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Friction Stir Microforming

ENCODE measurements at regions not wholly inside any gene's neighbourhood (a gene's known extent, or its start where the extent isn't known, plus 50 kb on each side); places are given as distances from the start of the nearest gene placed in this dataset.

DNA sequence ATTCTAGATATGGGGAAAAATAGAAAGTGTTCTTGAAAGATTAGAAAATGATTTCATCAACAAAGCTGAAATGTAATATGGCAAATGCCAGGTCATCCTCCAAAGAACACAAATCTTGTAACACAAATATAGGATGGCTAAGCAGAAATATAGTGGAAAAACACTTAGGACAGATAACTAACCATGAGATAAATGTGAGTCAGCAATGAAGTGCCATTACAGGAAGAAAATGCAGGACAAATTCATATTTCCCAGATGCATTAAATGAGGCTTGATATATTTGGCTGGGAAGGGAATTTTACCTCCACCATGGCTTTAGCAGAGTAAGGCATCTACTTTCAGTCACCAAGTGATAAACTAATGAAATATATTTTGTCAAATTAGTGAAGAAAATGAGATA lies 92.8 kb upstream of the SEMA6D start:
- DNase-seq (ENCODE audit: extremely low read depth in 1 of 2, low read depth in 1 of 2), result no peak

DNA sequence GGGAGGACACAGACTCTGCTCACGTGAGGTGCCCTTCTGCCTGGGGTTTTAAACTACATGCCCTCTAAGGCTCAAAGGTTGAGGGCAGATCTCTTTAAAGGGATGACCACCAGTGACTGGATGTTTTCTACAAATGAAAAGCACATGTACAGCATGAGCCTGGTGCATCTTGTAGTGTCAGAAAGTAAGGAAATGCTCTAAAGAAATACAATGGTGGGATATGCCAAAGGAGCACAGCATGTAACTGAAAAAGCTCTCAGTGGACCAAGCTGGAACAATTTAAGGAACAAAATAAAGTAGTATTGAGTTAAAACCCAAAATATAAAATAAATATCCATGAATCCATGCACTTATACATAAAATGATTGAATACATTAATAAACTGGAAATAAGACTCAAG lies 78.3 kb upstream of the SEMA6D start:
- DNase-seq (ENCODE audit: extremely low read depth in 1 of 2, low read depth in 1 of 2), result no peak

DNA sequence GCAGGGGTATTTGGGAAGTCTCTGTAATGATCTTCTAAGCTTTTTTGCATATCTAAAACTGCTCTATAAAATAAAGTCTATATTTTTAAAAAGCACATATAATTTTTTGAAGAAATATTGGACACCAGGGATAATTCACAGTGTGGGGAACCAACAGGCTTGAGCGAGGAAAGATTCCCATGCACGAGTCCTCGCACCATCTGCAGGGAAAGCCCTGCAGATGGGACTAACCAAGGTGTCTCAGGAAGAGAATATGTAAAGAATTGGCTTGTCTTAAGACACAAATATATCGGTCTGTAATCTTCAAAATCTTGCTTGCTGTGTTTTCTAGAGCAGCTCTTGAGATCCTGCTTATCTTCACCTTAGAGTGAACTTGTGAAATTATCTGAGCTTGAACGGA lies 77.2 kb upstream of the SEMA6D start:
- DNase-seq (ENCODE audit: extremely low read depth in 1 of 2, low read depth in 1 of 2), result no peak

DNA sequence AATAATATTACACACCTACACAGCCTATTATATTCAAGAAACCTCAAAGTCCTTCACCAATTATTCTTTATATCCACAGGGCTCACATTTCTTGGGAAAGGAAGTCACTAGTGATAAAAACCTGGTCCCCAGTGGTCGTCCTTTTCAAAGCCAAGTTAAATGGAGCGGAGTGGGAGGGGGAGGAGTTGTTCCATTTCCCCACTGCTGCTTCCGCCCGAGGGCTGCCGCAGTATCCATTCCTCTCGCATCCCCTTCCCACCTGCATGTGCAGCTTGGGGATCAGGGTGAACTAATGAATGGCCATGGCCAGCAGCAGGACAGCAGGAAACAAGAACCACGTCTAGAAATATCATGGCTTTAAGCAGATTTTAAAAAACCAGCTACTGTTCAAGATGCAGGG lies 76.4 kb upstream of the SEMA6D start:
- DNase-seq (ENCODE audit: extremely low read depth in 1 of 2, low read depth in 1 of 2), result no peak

The trend of producing more compact/integrated systems demands miniaturization of the components involved. At the same time, the system should be capable of performing at par or sometimes better than those macro-systems conventionally available. Micro-Electromechanical-Systems (MEMS) are good example of such a push. In addition, requirements of miniaturization can be seen in a very diverse consumer product sectors, be it smaller and smaller cell phones and consumer electronics, to biomedical implants and tiny cameras for medical applications, to microturbines and so on. Components employed in MEMS and similar devices are generally made with traditional techniques such as etching, photolithography, electroless and electrochemical deposition, and micromachining. Conventional forming of macrocomponents, such as forging, is widely used because it can produce large volume of components in cost-efficient manner. Microforming has been difficult because of frictional effects associated with metal forming processing. For microcomponents the surface area/volume ratio is large and new concepts are needed to extend forming processes to micro-levels. Combination of FSP and superplasticity can be enabling technology for manufacturing of metallic microcomponents by replication. Figure 5 shows the enhanced replication of superplastic FSP 7075 Al alloy using a channel die of 1 mm length, 0.2 mm width and 0.5 mm depth. The better formability of superplastic material is quite evident. This technique will allow fabrication of microcomponents from common engineering alloys.